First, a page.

No. For a gas leak detector to find a leak, the actual leak must be accessible to the sensor head of the device. If the leak is behind drywall, the air and space around the leak dilutes the gas that is leaking, making it impossible to find using a gas leak detector. In this situation, we would advise trying an ultrasonic leak detector.

Can a Gas Leak Detector Be Used for a Car Fuel Leak?

Yes. Gas leak detectors can help find a fuel leak in transport vehicles. In fact, they have also been known to find and confirm head gasket leaks.

Will a carbon monoxide detector detect a gas leak?

No, they do not.

Do not confuse a carbon monoxide detector with a gas leak detector. Gas leak detectors cannot detect carbon monoxide gas. Carbon monoxide detectors are not sensitive to combustibles. 

How Can I Test My Gas Leak Detector?

The best way to test your gas leak detector is to expose it to a known gas source. This type of testing is generally referred to as bump testing and is a good practice, especially in personal protection applications where safety is paramount.

    How Do I Select a Gas Leak Detector?

    To select the best gas leak detector for your needs, follow this guide. 

        • What type of combustibles are you targeting? Methane? VOC? Gasoline vapors?
        • Would a gooseneck be desirable?
        • Do I need the ppm range or the LEL% range?
        • Do I need to incorporate any correcting factors (CR)? CRs may be build in (calibrated offset) or be calculated on the fly by the user.

      How Long Do Gas Leak Detectors Last?

      Gas leak detectors based on catalytic bead and semiconducting metal oxide sensors will last over 5 years. UV and NDIR will be limited by the source emitters, but usually will also last over 5 years.

      Does my Stovetop Leak Gas?

      You can test if the stovetop or over is leaking my using a Gas Leak Detector.

      When testing make sure all the dials are on the OFF position. Turn on the gas leak detector and slowly check all connections, dials and gas outlet heads.

      gas leak oven

      Does my Oven Leak Gas?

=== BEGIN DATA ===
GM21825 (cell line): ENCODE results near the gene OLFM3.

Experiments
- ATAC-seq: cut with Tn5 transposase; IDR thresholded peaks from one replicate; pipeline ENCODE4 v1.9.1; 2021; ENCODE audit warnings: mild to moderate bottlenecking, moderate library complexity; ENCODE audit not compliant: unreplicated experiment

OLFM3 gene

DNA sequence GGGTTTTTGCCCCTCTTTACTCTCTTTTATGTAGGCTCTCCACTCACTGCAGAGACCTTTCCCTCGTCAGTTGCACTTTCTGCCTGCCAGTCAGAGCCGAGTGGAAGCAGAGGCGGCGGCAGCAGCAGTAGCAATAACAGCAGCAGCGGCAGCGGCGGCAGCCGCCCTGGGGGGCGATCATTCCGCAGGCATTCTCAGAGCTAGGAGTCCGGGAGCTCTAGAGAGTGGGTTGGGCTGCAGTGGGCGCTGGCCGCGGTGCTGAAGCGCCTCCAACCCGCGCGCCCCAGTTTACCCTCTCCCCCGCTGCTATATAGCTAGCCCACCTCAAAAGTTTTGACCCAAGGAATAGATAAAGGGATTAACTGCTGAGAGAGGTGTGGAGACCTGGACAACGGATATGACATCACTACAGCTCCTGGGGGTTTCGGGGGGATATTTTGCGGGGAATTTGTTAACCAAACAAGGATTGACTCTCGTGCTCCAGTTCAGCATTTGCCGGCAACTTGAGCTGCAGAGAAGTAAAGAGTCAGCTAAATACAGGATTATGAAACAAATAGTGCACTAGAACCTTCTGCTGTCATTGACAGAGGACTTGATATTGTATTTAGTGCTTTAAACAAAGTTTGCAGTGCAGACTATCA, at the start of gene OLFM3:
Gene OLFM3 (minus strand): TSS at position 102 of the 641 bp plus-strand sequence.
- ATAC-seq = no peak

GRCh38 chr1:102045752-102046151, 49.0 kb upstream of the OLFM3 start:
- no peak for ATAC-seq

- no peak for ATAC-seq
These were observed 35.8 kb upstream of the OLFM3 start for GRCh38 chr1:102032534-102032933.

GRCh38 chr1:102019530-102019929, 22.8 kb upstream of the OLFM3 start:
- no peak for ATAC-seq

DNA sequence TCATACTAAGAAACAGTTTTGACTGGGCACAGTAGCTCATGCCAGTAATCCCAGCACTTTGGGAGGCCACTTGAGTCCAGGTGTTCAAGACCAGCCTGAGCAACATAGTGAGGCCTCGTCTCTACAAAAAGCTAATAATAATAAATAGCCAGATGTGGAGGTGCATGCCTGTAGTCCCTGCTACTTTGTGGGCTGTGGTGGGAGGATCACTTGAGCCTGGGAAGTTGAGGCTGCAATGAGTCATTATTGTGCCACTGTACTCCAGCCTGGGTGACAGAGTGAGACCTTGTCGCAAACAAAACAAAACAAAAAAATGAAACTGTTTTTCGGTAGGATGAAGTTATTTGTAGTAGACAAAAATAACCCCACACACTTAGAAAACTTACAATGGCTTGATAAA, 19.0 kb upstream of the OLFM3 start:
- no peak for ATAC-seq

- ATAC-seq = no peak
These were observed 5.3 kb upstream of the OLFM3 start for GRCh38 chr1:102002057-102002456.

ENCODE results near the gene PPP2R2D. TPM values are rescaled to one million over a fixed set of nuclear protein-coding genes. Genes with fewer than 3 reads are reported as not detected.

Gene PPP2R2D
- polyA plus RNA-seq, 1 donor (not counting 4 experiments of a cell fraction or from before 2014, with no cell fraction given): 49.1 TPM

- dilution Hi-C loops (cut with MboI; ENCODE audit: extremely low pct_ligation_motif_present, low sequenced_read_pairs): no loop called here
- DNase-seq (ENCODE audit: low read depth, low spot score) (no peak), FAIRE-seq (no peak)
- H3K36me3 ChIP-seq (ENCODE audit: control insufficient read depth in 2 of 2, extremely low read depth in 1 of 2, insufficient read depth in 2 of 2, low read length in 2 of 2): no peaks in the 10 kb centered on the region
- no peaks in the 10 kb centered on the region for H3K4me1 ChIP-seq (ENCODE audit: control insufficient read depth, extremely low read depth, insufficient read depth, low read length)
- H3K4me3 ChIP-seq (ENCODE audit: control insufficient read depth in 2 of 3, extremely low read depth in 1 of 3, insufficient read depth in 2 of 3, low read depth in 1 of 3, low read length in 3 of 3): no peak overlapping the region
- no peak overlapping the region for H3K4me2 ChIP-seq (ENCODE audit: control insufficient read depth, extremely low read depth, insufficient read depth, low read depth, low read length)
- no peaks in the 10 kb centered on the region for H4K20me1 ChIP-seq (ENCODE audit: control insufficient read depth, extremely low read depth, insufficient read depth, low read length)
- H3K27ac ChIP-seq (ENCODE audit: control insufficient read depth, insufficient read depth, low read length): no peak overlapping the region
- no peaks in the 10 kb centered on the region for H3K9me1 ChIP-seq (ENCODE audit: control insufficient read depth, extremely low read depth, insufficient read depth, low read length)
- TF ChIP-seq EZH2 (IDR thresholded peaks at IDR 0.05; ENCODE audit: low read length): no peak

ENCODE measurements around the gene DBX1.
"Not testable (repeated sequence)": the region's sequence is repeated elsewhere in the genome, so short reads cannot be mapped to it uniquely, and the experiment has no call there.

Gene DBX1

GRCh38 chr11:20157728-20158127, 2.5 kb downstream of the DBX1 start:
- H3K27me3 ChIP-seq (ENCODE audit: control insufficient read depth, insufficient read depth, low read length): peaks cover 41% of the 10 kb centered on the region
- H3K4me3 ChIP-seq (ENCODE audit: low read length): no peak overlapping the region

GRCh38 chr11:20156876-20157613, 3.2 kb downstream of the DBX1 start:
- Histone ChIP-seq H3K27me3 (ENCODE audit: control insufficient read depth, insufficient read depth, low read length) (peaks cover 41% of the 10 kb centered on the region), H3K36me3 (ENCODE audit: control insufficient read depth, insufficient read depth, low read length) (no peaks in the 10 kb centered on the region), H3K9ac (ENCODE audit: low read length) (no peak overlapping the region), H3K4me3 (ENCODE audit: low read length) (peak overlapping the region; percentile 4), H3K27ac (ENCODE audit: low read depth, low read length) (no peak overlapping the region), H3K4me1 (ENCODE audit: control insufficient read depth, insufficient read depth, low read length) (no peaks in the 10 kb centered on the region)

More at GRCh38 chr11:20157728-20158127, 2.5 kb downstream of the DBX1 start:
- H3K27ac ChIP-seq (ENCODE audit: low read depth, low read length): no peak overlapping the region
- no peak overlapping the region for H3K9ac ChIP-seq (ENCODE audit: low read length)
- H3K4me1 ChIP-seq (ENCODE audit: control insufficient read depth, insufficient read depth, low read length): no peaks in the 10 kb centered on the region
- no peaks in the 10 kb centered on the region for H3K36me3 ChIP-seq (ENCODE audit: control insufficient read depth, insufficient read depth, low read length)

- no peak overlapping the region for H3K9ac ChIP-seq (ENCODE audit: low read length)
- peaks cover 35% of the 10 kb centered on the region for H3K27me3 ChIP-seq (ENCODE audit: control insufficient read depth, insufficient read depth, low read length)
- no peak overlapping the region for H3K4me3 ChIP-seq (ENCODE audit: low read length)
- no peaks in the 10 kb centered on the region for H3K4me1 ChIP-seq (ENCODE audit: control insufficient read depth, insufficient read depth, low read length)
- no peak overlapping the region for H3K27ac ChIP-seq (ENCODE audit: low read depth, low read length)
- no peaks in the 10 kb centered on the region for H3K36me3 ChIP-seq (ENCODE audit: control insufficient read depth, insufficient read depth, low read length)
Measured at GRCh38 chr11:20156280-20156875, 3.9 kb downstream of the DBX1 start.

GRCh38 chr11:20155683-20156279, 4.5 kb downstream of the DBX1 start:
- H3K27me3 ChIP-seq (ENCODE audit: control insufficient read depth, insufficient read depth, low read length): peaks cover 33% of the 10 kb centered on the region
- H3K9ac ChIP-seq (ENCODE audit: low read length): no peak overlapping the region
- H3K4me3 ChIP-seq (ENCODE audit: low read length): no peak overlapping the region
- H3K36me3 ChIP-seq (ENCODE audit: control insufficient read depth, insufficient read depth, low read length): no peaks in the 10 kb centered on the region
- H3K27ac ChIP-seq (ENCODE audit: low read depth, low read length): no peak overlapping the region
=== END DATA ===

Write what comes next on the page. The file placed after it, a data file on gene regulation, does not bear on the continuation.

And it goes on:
Ovens are small closed spaces and if they leak gas, it will be very obvious to the human nose as the gas can accumulate and reach explosive levels.

      CASE STUDY: Tankless Water Heater Gas Leak

      There was a smell of natural gas in our garage where our tankless water heater was located. The smell was faint and never consistent. It would smell one day, but not the next. Sometimes, it would smell very badly and sometimes I would not smell anything for a week or two. 

      I got my husband to spray soapy water but did not see any bubbles.

      I then purchased a natural gas leak detector and had my husband try and track down the leak. Guess what? He found it on the first pass. See the photo below. We got the plumber in (the same plumber that installed our water heater). He said he put more teflon tape on one of the connections and wham! Fixed!

      We confirmed the fix with our natural gas leak detector as soon as the plumber left. 

      tankless gas leak

      What Is Gas Leak Detector Calibration?

      • When purchasing a gas leak detector ask when and how was the unit calibrated. This should be mentioned in the product literature.
      • It is good practice to calibrate you gas leak detector between 6 to 12 months. More on calibration best practice can be found here.
      • It is important to understand the range (ppm, %LEL, or %volume) and calibration point that is appropriate. The calibration is typically performed at a concentration in the middle range. For example, if the gas leak detector has a 0-10,000 ppm range, then a 5,000 ppm methane gas concentration will be used.
      • You may need to calibrate more often if:
        • The user employs the device as an analytical tool where accuracy is paramount.
        • The device is used at extreme temperatures and humidities.
        • The user is performing a dangerous or extreme task. In this case, calibration and bump testing are mandatory since imminent injury or death will occur if the device fails.

        What Is Gas Leak Detector Bump Testing?

        • Bump testing is a procedure where the user exposes the detector to a small amount of “blast” target gas to ensure the detector operates and alarms as programmed.
        • The function of this test is to verify proper operation and build user confidence, particularly in hazardous applications.
        • It is recommended to bump test when first purchased, with subsequent testing every week. It is especially important in LIFE THREATENING and / or DANGEROUS applications to verify detector operation. See video explanation here
        • Methane bump test gas is here.

          How Do I Properly Use a Gas Leak Detector?

          When operating a gas leak detector, there are some important tips. Read your product manual and:

          • Ensure the gas leak detector is within its calibration period.
          • Ensure the gas leak detector has been bump tested and validated as operational.
          • Turn ON the gas leak detector in the fresh air.
          • Let the gas leak detector to warm up. It may take a few minutes, and it is always good practice to wait a few extra minutes. 
          • When using a personal protection combustibles meter, turn it ON, and keep it on you. Set your alarms as desired.
          • If undertaking analytical measurements, keep the unit stationary. Ensure humidity and temperature are also tracked and are as constant as possible.